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Google Plans to ‘Get Better’ at E-Commerce, Executive Says

Google Inc. “wants to get better” at e-commerce by creating tools that help local companies sell products via mobile devices, said Stephanie Tilenius, the company’s vice president of e-commerce.

“We’re doing everything we can to integrate commerce and mobile and local,” Tilenius, a former senior vice president at EBay Inc., said during her first interview since being hired in February. “We have all the data to do that.”

In the past six months, Google began offering product reviews and introduced a mobile-shopping application that shows merchandise in nearby Best Buy Co., Sears Holdings Corp. and Williams-Sonoma Inc. stores. It also started virtual storefronts for small companies to market products. Google tapped Tilenius to find ways to bolster revenue as growth slows in its main business of selling ads next to search results.

“There’s a recognition with hiring me that Google wants to get better at commerce,” Tilenius said during a speech yesterday at ChannelAdvisor’s Catalyst conference in North Carolina. “It’s a greenfield opportunity for me. I’m coming in and saying where we should be innovating.”

Tilenius said she’s looking at ways to integrate Google Checkout, which competes with EBay’s PayPal, more closely with other services. The company is also seeking to bring down the $50,000 price for retailers to incorporate a Google search box within their own websites, she said in the speech. These initiatives are aimed at helping consumers find which products they want and where to buy them, she said.

E-commerce companies grew during the recession and will gain share against traditional retailers, according to Forrester Research Inc. in Cambridge, Massachusetts. Total U.S. online sales may climb 11 percent this year to $172.9 billion, and 11 percent in 2011, according to Forrester estimates.

Happy Consumers, Retailers

“Google realizes that they could do a better job analyzing people’s intent and providing them better user experiences,” Tilenius said in the interview before her speech. “If we do a better job of targeting, then the consumer’s happier and the retailer’s happier because the consumer spends more money.”

She declined to detail any e-commerce plans, saying the company would unveil its strategy in the next 12 months. Google created Tilenius’s position when she joined the company. During her nine years at EBay, she persuaded chain retailers to adopt PayPal, fueling the payment processor’s growth.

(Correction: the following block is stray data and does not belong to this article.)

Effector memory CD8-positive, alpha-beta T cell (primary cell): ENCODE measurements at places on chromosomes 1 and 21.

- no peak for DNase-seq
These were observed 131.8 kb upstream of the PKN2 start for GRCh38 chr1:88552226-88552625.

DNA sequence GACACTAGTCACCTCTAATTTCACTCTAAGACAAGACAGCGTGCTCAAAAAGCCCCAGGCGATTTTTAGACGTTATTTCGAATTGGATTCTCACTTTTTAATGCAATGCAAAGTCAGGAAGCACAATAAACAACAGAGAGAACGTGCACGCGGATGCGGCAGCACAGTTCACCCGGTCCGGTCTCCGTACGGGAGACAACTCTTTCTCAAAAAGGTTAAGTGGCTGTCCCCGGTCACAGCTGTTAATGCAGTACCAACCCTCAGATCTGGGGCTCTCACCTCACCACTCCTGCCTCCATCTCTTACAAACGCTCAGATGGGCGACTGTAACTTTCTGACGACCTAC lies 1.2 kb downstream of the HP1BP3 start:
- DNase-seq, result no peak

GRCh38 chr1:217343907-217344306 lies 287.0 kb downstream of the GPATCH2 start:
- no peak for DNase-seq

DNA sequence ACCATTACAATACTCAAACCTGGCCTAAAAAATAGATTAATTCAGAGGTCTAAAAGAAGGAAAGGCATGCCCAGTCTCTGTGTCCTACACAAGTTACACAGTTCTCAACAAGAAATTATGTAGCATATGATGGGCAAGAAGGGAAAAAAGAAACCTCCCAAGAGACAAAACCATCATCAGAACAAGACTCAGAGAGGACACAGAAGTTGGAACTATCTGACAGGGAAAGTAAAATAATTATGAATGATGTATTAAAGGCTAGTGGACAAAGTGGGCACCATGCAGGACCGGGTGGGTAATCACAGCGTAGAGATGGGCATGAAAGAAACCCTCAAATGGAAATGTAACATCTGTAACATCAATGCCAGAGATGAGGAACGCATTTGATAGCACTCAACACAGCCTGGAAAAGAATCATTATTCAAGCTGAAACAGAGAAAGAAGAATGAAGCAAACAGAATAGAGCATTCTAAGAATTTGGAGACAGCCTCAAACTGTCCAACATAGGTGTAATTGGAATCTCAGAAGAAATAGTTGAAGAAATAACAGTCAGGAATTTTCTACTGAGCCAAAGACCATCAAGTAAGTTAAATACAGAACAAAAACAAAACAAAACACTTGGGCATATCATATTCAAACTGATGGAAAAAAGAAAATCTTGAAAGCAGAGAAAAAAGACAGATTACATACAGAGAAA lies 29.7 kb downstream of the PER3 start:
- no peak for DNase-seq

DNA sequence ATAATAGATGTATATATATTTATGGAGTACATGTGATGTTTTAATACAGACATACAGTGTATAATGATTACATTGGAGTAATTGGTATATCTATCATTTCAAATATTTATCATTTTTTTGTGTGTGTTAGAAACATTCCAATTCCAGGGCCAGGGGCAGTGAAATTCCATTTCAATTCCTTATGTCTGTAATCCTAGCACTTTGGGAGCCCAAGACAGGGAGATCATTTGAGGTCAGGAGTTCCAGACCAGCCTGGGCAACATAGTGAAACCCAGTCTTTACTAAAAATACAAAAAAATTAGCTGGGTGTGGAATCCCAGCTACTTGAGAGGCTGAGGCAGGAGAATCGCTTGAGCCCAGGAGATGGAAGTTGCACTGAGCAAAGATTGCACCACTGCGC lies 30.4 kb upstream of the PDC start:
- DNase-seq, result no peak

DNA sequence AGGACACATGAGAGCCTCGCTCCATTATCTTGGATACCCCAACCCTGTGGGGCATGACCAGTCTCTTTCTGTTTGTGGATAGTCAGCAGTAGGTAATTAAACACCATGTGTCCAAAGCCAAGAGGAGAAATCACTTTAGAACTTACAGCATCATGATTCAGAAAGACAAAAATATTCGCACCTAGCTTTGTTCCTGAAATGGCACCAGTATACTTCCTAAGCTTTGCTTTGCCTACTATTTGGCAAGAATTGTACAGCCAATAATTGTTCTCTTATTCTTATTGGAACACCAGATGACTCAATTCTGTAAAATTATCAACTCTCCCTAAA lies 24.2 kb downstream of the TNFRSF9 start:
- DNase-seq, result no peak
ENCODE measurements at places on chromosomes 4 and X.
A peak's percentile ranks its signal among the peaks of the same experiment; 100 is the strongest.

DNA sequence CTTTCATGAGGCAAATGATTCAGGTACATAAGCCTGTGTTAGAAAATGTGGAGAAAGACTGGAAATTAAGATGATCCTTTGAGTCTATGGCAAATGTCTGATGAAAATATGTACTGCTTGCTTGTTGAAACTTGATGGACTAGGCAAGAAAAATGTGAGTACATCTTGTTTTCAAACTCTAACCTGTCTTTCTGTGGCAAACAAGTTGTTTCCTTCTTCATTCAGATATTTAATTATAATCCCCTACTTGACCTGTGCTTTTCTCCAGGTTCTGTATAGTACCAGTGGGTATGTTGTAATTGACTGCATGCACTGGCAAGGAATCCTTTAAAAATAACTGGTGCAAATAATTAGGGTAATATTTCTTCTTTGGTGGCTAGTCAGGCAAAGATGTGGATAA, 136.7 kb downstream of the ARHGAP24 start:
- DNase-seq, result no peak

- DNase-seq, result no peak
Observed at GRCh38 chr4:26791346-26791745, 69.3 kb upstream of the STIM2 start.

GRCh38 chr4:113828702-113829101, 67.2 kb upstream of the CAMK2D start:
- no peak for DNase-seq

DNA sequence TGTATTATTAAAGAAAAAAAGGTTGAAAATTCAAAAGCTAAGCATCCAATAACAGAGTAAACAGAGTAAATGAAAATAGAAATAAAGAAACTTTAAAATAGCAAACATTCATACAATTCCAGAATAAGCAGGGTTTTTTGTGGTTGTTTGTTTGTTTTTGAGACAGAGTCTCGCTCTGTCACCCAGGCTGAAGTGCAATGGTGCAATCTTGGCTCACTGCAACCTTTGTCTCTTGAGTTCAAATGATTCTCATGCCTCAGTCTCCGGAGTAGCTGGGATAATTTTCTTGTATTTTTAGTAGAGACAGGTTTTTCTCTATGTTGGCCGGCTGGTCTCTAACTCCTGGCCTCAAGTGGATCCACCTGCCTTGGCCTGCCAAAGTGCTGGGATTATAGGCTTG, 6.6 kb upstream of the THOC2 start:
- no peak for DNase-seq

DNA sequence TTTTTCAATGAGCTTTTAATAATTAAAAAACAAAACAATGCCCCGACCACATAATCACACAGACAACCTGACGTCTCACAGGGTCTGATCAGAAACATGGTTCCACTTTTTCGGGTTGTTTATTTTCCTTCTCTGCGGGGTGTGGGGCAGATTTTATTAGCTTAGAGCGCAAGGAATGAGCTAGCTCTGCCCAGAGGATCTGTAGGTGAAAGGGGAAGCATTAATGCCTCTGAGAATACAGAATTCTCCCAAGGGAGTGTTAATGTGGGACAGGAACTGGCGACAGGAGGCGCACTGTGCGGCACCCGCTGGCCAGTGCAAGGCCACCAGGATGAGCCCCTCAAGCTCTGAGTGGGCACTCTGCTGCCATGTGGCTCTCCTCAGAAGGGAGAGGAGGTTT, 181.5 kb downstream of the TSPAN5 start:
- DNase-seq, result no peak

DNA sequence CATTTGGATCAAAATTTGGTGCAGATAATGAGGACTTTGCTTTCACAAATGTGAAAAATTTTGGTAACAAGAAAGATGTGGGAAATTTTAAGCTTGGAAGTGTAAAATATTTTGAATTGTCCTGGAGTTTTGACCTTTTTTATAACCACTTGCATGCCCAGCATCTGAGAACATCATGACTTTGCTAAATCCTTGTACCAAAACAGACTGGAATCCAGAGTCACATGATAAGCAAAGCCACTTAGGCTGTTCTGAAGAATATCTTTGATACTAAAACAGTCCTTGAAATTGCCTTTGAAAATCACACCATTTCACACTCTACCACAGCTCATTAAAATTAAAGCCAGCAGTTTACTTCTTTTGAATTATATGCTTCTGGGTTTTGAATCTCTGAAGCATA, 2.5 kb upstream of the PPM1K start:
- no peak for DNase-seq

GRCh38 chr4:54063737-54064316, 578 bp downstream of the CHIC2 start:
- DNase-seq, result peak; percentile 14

As Google bolsters its e-commerce presence, it’s likely to become a bigger rival to online-retailing pioneers Inc. and EBay. For the first time in its annual filing, Google named the two companies as competitors this year.

‘Retain the Shopper’

“It’s becoming much easier for consumers to find and evaluate competitive product offers from multiple sellers without ever leaving,” said Eric Best, chief executive officer of Mercent Corp., a Seattle-based online-marketing firm. “Ultimately, it’s in Google’s interest to retain that shopper and provide a complete shopping experience. That has implications for Amazon and EBay.”

Google climbed $6.13 to $512.50 at 1:59 p.m. New York time in Nasdaq Stock Market trading. The shares had slid 18 percent this year before today. That compared with’s 3.5 percent decline and the 1.9 percent drop for EBay.

Google isn’t planning to set up a marketplace, similar to those at EBay and Amazon, where merchants can sell products, Tilenius said. “We’re trying to step back and figure out where the pain points are for consumers,” she said.

Small businesses that make a living from online sales are eager for Google to change its tune, according to Scot Wingo, CEO of ChannelAdvisor, which helps merchants sell on the Web.

“We wish they would open a marketplace,” Wingo said. “There are a lot of people who would love to sell directly on Google.”

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